4: Ah Foo’s Plans for Citizenship
By 1873 the welcome of Chinese workers by the Otago Provincial Council in 1865 had given way to increasing resentment of Chinese in the region. Some of the ill-will towards the Chinese was becoming institutionalized as pressure from the growing unions in the West Coast began to influence the political stage. A West Coast politician involved early was the formidable R.J. Seddon, who continued his bias when premier (1893-1906) and is remembered as the chief anti-Chinese advocate in New Zealand history. Work was becoming quite scarce and European sentiments towards competition for jobs was unjustly aimed at the Chinese who would work harder for less money. Although the government was trying to attract immigrants into New Zealand, the policy was clearly not to accept Asians.
Ah Foo waited in a small meeting room for almost 3 hours at the Otago council office in Cromwell until finally the council’s lands and surveys officer returned. He had with him a tall bearded man whom he introduced as John Tucker. John identified himself as being the Otago Regional Immigration officer and entered the room with a file of papers firmly tucked under his arm. “It seems” he said “we have a problem with your lack of immigration papers”. Ah Foo explained his arrival into New Zealand and begged for forgiveness for having spent almost 11 years in New Zealand illegally. The Immigration Officer studied the history of Ah Foo’s stay in New Zealand and was impressed with the achievements that Ah Foo had made, and the references from some of the prominent business people of the region. However it was his duty to notify the Immigration Office in Wellington that Ah Foo was illegally in New Zealand and to allow an assessment to be made of what steps would be taken against him.
John Tucker asked Ah Foo to remain in town until the next day. There was no talk of arresting him nor holding him against his will. John considered Ah Foo to be honest and reliable and was prepared to accept Ah Foo would turn up for the meeting the next morning as arranged.
John Tucker’s notes showed he spent many hours that evening deciding how to handle this case. He had been involved with a small number of illegal Chinese immigrants previously but these had been low skill workers and the process had simply been to arrange for their deportation. However this was different. He considered Ah Foo’s ability to organize labour and his commercial skills may help alleviate some of the labour issues in the region and despite knowing there would be resistance from the local Council, decided to sponsor Ah Foo’s efforts to become naturalized. How to do that, however, was not going to be so clear.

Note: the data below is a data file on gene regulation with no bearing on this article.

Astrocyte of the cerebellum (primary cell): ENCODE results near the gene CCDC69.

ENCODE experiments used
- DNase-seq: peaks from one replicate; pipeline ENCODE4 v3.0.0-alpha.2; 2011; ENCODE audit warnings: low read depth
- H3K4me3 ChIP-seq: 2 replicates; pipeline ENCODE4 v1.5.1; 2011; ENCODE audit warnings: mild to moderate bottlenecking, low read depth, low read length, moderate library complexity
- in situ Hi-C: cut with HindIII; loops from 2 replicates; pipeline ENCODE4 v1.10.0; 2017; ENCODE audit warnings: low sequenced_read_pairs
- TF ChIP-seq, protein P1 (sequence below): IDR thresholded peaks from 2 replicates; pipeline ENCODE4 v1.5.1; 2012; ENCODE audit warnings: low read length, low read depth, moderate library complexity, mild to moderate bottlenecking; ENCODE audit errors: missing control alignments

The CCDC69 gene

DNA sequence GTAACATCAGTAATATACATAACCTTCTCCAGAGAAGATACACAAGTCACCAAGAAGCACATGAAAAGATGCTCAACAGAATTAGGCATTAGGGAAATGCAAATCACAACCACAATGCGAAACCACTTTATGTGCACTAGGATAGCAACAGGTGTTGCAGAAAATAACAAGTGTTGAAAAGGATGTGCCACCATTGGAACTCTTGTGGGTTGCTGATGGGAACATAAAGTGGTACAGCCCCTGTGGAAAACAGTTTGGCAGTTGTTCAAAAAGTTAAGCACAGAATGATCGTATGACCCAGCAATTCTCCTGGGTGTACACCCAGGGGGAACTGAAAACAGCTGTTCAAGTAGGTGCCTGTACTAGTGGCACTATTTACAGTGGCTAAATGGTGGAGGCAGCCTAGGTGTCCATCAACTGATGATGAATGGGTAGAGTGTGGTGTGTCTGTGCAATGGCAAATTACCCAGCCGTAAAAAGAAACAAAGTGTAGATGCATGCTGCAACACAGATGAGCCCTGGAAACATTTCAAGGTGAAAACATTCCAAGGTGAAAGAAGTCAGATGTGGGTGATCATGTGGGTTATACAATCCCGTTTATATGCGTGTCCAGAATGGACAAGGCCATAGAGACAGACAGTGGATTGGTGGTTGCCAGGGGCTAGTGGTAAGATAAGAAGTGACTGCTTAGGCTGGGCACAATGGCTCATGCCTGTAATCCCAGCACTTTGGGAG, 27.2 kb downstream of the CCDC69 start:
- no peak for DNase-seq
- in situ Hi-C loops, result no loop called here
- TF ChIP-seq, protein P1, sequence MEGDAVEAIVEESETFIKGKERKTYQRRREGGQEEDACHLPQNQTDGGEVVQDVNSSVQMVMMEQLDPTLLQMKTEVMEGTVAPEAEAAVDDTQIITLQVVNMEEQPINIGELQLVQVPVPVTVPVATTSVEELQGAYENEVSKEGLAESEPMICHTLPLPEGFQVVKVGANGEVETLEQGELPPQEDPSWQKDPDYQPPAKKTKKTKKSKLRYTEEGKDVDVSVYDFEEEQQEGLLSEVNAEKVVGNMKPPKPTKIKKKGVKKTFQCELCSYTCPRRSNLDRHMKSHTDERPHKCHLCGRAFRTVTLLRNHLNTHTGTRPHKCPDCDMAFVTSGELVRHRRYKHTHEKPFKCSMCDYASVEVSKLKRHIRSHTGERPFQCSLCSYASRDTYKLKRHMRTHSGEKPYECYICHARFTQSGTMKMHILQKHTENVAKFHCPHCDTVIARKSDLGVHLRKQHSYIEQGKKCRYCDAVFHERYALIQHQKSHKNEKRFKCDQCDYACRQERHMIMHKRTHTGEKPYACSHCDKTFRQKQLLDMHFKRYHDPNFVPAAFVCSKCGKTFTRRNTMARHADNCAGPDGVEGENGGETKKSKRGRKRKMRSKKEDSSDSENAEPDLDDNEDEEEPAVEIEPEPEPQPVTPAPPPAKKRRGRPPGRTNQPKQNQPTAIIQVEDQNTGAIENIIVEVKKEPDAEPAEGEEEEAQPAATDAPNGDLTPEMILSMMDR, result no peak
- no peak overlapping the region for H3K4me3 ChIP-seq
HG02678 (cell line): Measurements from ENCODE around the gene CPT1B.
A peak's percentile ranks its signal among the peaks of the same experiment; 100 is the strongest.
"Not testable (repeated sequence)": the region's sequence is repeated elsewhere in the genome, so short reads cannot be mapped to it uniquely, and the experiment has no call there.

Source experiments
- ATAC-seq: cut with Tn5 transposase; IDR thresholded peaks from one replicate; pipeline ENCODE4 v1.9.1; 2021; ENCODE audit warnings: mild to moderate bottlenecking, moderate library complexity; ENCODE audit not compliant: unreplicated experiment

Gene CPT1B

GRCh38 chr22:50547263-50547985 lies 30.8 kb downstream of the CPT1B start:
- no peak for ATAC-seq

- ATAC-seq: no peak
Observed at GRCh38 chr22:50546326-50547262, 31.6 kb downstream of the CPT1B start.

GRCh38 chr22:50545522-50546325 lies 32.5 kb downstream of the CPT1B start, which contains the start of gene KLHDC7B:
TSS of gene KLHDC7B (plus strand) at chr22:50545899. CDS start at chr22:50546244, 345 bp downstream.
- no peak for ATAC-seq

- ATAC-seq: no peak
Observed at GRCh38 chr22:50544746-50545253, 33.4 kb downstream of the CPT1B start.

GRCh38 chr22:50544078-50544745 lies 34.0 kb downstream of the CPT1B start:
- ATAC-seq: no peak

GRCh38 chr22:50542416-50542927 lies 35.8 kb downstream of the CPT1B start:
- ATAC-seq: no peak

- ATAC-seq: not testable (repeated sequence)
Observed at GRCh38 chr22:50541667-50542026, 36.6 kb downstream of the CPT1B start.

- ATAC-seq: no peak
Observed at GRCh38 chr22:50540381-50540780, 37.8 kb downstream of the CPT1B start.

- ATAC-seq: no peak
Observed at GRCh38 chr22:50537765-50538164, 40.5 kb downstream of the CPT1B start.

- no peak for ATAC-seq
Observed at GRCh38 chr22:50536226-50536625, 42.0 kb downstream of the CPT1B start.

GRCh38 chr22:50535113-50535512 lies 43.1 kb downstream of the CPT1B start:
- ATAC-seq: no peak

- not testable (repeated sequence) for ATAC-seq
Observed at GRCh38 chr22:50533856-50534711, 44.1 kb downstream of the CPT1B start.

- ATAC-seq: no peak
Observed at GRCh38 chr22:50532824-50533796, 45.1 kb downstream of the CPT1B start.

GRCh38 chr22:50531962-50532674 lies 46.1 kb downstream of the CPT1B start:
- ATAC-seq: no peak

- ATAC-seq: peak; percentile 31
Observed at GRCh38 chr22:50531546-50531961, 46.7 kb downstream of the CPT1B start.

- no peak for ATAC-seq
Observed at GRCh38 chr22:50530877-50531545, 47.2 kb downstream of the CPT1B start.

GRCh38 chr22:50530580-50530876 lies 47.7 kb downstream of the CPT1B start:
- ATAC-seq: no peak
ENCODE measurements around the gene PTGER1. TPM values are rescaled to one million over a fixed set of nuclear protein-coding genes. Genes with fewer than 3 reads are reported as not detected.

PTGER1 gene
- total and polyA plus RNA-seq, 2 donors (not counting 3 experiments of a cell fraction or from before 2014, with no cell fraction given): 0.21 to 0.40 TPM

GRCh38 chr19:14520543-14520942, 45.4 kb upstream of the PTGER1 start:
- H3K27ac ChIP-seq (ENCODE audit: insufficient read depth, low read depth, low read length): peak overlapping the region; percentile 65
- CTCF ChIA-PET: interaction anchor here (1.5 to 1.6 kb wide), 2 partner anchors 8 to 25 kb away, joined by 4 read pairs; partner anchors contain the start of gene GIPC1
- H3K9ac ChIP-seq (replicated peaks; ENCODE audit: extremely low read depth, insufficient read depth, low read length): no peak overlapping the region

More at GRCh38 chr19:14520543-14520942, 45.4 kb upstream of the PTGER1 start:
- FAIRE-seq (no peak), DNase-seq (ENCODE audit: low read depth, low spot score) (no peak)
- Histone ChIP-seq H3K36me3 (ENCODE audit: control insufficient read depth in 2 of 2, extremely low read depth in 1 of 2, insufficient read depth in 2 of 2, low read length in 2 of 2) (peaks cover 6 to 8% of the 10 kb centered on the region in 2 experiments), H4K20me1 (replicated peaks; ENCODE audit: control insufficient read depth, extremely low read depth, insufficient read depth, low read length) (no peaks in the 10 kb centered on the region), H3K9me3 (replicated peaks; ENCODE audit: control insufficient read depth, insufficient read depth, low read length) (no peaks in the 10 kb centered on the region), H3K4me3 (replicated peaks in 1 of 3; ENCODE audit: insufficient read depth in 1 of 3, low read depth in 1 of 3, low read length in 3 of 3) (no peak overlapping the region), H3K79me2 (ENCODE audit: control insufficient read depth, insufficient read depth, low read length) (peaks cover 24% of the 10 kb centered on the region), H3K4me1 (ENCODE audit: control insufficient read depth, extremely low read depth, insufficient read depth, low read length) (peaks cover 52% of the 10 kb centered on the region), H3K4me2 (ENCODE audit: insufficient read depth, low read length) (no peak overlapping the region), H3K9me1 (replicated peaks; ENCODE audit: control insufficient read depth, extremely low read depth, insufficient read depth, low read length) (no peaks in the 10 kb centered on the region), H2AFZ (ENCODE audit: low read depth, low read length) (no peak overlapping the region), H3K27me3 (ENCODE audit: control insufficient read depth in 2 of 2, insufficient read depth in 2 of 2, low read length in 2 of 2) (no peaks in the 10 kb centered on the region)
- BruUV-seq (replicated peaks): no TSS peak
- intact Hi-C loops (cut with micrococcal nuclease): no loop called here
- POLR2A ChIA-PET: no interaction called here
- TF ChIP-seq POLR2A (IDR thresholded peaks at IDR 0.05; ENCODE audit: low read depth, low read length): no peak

The next morning John Tucker spent several hours with Ah Foo completing a number of formal papers and a written submission that would be presented to the Immigration Assessment office in Wellington. He was hopeful that following some of the skills guidelines in the revised Immigration Act of 1871 would fit Ah Foo’s case – despite his origin and having already settled in New Zealand. The Immigration Act was designed to provide central government the power to act independently of the regions in encouraging immigration from England – offering assisted or free passage and land grants to immigrants. Laborers, mechanics, small farmers, and “capitalists” were the profile being sought under the act to stabilize the country and provide more security in maintaining peace with the indigenous Maori people in the North Island. Fitting Ah Foo into this category was going to be a test of the system, after all this was not the North Island, Ah Foo was not English and he really did not fit as one of the prescribed categories. Ah Foo knew he was at risk of being deported if the process was not successful but was thankful that John Tucker was prepared to argue the case that Ah Foo was a valued business driver in the Otago region. He was not seeking passage and was in fact prepared to pay for the land he wished to acquire. However the Immigration Assessment office would need to be convinced of this.
Ah Foo returned to Welshtown to wait for news. His business was still quite strong but he could see a slowing of the gold mining and fossicking for gold had started to replace real commercial production as seams ran out and mining companies closed down. His workforce dwindled to a small number of the more hardy Chinese gold-miners. His business started to become an equipment exchange as well as a labour exchange. Pieces of mining equipment and tools were being abandoned as mining companies withdrew from the area. Ah Foo used some of his labour to find, sort and repair some of the smaller items and tools, and was able to offer some bargains for those who continued to mine.
Almost three months passed without word from Cromwell. He felt at the same time relieved that he had not been arrested and deported, but also concerned at the lack of a positive outcome from his submission to get immigration papers. In early June of 1873 Ah Foo returned to Cromwell to speak to John Tucker and see what progress was being made. His arrival timed with the an announcement that yet another amendment had been made to the Immigration Act which now offered free passage for immigrants from England. John Tucker had been called to Alexandra for a meeting on changes to the Act and was not due back in Cromwell for several days. Ah Foo remained in Cromwell but began to notice a shift in the mood that he had hoped would allow him to remain. More now he saw signs that his plans to reside in the town were not going to materialize.